SpaceTEM seminar: how to explain science to non-experts?

Kairi Janson | 13.10.2017

On October 5th, 2107 the SpaceTEM team held a seminar which focused on effective science and innovation communication. Below the article there are some guidelines from the seminar on how to communicate science to the public.

2017-10-05 SpaceTEM media seminar.jpg

“Every scientist or engineer has to be able to talk about their work: why it is important and how it can benefit the society,” said Janis Dalbins, a SpaceTEM students' supervisor from Tartu Observatory, who participated in the seminar called „Communicating research and innovation“. In his opinion making a clear message also helps scientists and engineers to explain the importance of their work to funding sources.

The seminar was ran by experienced science journalist and science communication teacher Arko Olesk. He said scientists are more and more starting to realize that communication skills are necessary in order to be successful in their work. “Communication with the society is important and it can be done understandably and interestingly without losing in accuracy or in the complexity of the topic,” Olesk noted.

Olesk believes that “democratic citizenship in a modern society depends, among other things, on the ability of citizens to comprehend, criticise and use scientific ideas and claims“. Right now there is a lot of talk about science-based economy, about students to pick science or engineering as their majors in university, or about the social attitudes about science – for example the anti-vaccine groups or the flat Earth theory. Olesk said that the precondition for finding the best way out of all of those questions is the scientists making their work clear and understandable for the society.

In the seminar, theory was combined with practice. In the theoretical part Olesk encouraged the participants to discuss how to communicate science to general public: how to gain interest and how to keep their attention. In the practical session the participants had to come up with a short, interesting and clear introductory paragraph or sentence which would attract the reader to the topic.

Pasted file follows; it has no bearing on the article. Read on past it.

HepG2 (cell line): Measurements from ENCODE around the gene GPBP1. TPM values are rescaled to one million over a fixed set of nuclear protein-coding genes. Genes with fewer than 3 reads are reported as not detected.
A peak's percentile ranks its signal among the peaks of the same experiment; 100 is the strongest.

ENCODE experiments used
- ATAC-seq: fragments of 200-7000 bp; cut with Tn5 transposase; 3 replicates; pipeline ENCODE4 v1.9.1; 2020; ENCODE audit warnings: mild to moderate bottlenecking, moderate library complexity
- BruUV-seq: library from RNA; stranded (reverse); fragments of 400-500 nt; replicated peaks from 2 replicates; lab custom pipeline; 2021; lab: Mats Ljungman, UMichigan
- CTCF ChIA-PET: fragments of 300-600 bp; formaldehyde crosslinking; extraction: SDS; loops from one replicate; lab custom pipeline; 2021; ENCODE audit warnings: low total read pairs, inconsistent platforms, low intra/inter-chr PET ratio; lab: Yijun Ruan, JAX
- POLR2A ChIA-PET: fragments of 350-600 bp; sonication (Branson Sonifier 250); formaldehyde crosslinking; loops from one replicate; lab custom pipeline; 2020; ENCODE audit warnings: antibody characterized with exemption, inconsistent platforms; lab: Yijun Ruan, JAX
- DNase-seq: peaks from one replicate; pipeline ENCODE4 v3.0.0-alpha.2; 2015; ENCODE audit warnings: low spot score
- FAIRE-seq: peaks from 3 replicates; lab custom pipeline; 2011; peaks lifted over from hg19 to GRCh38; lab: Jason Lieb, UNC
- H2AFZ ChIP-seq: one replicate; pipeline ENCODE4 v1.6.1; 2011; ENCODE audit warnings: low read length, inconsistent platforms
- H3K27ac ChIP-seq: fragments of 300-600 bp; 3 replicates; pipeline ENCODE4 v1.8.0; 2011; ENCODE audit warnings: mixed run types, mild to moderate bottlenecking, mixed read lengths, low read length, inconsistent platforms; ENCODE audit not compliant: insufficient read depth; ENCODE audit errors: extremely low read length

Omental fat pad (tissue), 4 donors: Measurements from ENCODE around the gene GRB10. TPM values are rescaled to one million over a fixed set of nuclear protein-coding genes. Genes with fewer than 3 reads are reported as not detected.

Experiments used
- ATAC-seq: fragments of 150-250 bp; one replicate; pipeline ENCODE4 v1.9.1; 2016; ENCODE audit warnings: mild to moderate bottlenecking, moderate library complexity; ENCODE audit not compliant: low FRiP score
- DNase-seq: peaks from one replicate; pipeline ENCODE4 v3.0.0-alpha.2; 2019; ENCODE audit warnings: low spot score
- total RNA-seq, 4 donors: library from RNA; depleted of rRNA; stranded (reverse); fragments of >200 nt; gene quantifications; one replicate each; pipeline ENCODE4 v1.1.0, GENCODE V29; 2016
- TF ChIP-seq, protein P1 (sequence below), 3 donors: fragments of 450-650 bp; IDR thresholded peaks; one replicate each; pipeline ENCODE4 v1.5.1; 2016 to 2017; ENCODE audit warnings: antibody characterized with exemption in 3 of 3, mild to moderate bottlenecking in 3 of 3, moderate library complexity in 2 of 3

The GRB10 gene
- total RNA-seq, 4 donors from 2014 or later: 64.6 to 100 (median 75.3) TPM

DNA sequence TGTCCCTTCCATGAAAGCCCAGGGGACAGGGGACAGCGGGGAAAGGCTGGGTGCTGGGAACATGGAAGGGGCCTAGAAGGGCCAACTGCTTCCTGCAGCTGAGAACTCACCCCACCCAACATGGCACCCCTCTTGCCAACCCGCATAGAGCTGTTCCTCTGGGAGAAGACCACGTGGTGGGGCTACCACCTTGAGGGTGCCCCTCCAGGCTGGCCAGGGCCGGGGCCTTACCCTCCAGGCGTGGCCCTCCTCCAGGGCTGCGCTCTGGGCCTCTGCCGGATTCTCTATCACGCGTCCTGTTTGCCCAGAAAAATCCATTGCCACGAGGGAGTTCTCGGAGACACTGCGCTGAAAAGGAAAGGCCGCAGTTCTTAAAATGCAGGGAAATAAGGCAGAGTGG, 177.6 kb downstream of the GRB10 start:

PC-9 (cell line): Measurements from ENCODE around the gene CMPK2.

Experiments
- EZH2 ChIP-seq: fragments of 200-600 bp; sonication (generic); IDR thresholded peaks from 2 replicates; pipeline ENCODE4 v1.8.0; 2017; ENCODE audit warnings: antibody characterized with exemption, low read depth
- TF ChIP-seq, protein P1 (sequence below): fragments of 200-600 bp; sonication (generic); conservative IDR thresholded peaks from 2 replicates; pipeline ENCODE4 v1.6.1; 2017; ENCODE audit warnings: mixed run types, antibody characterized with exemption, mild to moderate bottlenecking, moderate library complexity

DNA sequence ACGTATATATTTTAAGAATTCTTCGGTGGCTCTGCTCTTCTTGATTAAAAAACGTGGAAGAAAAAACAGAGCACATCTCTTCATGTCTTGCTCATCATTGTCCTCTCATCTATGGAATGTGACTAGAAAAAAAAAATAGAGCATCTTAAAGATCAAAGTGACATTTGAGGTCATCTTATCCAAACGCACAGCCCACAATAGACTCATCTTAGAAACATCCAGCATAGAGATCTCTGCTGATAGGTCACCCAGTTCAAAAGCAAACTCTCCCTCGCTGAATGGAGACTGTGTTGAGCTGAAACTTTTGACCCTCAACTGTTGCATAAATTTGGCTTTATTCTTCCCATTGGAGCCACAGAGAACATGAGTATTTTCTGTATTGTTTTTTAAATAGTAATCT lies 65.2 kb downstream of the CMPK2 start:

There were 14 participants in the seminar. Most of them were young and wanted to find out more about the topic, but there were people that wanted to improve the communication side of their current work as well. There were a lot of scientists, but also journalism students, communication specialists, and so-called intermediates of science and business. As the seminar was held in English, people who don’t speak Estonian could also participate.

The event was a part of the Interreg Est-Lat programme student project SpaceTEM. SpaceTEM is an Estonian-Latvian space collaboration project that started this summer. Next the SpaceTEM students will visit schools in Tartu and Riga to introduce their activities in the observatory this past summer and the practice opportunities in scientific institutions. SpaceTEM students will also take part of the Space Hackathon taking place on November 2 to 5, 2017 in the Physicum of University of Tartu.

Some guidelines for better science communication (written by Tartu Observatory’s communication specialist Tiia Lillemaa):

  • always try to set the focus of the story first – one message. Then it will be much easier to add everything else;
  • the formulation of the lead idea is important as well – that decides whether you interest the reader and make them want to keep reading or lose them before they even start;
  • there should be about seven words in the headline and 25-30 words in the lead;
  • dare to ask until you get it: and then ask if you got it right;
  • do not use slang in your news story: different generations might understand the meanings of words or phrases differently (for example snowflakes).